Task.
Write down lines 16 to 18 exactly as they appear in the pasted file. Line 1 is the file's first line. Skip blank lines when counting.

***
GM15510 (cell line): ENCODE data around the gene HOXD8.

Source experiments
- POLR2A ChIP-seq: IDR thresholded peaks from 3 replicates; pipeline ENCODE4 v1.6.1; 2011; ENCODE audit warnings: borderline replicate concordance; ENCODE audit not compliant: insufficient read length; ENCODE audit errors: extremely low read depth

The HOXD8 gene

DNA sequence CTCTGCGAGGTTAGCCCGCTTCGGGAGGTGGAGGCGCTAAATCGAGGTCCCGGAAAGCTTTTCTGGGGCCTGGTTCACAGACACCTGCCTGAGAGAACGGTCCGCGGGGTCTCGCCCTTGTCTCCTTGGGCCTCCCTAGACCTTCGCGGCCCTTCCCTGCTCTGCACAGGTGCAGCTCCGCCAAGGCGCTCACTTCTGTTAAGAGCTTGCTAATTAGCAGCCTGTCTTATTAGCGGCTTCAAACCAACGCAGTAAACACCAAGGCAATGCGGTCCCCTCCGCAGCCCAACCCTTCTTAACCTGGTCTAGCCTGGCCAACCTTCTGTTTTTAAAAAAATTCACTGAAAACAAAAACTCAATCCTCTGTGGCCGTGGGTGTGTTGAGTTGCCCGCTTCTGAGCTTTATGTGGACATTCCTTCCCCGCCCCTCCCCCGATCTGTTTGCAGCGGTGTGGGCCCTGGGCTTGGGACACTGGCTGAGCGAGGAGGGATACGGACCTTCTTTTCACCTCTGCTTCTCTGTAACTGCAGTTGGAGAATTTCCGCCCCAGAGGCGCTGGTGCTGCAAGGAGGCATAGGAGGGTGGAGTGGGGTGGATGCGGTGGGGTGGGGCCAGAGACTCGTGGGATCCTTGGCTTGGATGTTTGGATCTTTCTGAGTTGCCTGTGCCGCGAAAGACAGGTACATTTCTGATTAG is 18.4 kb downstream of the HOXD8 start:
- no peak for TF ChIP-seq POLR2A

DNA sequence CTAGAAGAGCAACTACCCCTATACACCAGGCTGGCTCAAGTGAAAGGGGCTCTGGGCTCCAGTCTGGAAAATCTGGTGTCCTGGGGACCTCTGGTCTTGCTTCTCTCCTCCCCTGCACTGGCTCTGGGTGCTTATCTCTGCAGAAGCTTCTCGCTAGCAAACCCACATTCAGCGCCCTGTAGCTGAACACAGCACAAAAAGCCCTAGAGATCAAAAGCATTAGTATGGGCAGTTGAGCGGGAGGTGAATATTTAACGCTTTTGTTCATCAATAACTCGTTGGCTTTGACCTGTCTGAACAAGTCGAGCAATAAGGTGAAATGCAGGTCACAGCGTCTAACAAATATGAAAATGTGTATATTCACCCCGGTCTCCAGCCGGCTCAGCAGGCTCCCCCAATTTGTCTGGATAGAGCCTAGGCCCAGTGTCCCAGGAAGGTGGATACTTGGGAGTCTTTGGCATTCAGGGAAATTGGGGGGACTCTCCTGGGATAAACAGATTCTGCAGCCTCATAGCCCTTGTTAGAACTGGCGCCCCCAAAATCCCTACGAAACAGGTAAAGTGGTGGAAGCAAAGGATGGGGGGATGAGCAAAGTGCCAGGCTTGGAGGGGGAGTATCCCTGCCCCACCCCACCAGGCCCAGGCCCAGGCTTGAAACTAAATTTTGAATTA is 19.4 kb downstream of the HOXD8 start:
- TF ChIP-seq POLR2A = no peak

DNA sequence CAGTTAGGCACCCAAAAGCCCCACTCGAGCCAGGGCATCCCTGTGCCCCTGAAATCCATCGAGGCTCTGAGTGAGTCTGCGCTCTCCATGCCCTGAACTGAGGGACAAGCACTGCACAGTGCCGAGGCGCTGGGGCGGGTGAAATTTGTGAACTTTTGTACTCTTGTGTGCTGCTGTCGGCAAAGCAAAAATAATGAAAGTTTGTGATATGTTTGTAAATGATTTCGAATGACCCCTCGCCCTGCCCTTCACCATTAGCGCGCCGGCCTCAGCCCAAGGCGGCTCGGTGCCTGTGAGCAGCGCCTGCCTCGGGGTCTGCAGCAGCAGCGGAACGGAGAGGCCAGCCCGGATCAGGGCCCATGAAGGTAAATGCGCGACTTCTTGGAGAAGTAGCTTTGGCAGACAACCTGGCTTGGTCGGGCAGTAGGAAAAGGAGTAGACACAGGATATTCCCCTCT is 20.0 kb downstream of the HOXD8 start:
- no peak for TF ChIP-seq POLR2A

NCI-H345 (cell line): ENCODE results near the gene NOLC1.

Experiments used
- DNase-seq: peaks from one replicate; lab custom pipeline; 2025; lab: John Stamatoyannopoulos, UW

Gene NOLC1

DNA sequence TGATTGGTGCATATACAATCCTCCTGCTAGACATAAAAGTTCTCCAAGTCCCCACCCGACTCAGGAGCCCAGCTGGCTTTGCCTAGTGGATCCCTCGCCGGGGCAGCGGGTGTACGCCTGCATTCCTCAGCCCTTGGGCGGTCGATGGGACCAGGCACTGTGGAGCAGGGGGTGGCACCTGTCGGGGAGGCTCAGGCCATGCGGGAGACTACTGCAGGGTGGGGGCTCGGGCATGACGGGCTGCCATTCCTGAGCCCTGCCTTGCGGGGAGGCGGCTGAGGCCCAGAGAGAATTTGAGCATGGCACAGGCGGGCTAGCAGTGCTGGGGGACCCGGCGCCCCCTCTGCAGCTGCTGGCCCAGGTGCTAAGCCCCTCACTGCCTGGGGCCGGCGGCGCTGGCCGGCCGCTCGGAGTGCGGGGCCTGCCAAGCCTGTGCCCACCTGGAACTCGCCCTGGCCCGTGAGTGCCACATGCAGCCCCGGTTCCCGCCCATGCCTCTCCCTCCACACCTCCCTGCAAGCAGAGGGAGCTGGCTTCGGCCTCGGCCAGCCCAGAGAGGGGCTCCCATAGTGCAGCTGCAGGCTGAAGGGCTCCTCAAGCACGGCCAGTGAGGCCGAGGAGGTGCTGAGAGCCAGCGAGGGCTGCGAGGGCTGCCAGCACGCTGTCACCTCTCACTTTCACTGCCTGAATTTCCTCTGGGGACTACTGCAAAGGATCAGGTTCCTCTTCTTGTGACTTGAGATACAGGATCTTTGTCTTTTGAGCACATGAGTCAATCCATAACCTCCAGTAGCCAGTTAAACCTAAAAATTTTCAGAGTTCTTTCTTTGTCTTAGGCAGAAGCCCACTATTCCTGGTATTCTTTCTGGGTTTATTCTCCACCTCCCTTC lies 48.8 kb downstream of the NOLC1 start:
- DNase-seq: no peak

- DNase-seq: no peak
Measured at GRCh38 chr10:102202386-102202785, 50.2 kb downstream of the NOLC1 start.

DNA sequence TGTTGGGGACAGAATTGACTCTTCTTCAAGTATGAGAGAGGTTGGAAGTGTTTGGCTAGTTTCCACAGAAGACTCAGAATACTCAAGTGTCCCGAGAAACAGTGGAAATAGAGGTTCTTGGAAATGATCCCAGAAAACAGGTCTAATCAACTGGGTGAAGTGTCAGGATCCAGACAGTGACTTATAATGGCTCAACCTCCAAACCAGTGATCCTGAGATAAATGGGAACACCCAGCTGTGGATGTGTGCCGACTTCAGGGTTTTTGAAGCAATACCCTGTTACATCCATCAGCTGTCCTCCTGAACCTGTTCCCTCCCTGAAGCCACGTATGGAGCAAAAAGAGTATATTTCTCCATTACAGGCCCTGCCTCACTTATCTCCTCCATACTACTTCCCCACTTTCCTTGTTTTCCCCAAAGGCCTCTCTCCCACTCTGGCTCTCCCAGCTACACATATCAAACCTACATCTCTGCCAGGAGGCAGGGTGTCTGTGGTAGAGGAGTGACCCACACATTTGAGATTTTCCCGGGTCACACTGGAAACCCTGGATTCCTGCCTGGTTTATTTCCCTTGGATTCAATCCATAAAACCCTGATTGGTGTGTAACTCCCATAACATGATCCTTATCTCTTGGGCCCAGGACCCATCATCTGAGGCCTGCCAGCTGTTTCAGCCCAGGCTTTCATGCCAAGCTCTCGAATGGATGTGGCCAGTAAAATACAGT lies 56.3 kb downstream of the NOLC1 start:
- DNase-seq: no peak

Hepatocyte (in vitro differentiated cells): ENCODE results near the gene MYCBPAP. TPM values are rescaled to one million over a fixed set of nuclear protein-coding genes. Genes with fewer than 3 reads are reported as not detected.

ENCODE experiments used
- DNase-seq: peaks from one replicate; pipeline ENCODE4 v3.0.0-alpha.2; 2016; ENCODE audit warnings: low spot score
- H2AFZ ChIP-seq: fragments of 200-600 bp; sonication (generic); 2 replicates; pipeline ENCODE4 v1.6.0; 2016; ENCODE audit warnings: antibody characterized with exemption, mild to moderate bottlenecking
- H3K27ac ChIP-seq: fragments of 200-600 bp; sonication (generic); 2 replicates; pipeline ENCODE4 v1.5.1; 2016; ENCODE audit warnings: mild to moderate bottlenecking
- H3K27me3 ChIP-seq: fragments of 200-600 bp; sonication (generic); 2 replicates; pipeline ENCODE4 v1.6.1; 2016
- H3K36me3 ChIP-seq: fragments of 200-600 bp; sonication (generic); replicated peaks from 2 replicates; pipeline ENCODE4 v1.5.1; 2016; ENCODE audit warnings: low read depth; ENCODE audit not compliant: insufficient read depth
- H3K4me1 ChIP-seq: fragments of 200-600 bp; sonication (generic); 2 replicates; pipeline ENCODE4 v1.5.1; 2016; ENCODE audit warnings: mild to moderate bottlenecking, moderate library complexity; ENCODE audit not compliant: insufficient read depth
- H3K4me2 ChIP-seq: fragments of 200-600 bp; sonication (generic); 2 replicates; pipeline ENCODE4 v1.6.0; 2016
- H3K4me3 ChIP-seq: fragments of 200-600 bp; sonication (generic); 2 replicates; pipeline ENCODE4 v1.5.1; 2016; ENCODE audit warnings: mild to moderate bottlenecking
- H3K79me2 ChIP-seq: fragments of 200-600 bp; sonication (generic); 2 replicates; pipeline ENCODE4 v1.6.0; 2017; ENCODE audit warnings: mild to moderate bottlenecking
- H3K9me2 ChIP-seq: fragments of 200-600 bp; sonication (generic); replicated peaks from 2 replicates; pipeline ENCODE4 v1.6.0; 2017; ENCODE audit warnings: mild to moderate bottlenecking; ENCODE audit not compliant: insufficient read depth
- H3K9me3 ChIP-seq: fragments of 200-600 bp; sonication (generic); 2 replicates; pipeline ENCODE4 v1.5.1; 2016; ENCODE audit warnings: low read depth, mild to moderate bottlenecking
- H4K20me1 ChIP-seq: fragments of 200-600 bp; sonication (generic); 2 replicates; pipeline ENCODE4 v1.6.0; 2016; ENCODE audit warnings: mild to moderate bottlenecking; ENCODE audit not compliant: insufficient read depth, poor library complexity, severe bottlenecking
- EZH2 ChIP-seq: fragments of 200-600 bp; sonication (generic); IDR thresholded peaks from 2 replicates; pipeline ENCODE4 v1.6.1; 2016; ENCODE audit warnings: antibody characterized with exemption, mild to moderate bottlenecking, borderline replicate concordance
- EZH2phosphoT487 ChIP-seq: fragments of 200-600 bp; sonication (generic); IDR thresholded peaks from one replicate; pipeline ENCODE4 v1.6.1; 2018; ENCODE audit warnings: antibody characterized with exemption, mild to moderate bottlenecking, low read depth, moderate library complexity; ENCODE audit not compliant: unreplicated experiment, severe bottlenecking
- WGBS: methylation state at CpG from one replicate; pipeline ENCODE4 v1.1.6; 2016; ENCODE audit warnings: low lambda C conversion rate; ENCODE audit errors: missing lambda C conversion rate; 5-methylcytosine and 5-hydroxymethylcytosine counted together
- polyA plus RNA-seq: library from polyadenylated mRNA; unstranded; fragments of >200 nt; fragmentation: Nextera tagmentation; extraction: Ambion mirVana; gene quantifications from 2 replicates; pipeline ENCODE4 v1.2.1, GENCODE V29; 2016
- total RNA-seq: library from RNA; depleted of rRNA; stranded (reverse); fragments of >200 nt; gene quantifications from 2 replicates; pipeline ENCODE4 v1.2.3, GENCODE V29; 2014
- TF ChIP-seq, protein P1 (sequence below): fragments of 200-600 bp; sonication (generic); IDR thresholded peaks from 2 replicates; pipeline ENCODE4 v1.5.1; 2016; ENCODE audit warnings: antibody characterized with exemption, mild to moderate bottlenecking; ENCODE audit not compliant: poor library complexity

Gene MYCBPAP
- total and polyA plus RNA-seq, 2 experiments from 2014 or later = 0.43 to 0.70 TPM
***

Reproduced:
- DNase-seq: no peak

- DNase-seq: no peak
Measured at GRCh38 chr10:102202386-102202785, 50.2 kb downstream of the NOLC1 start.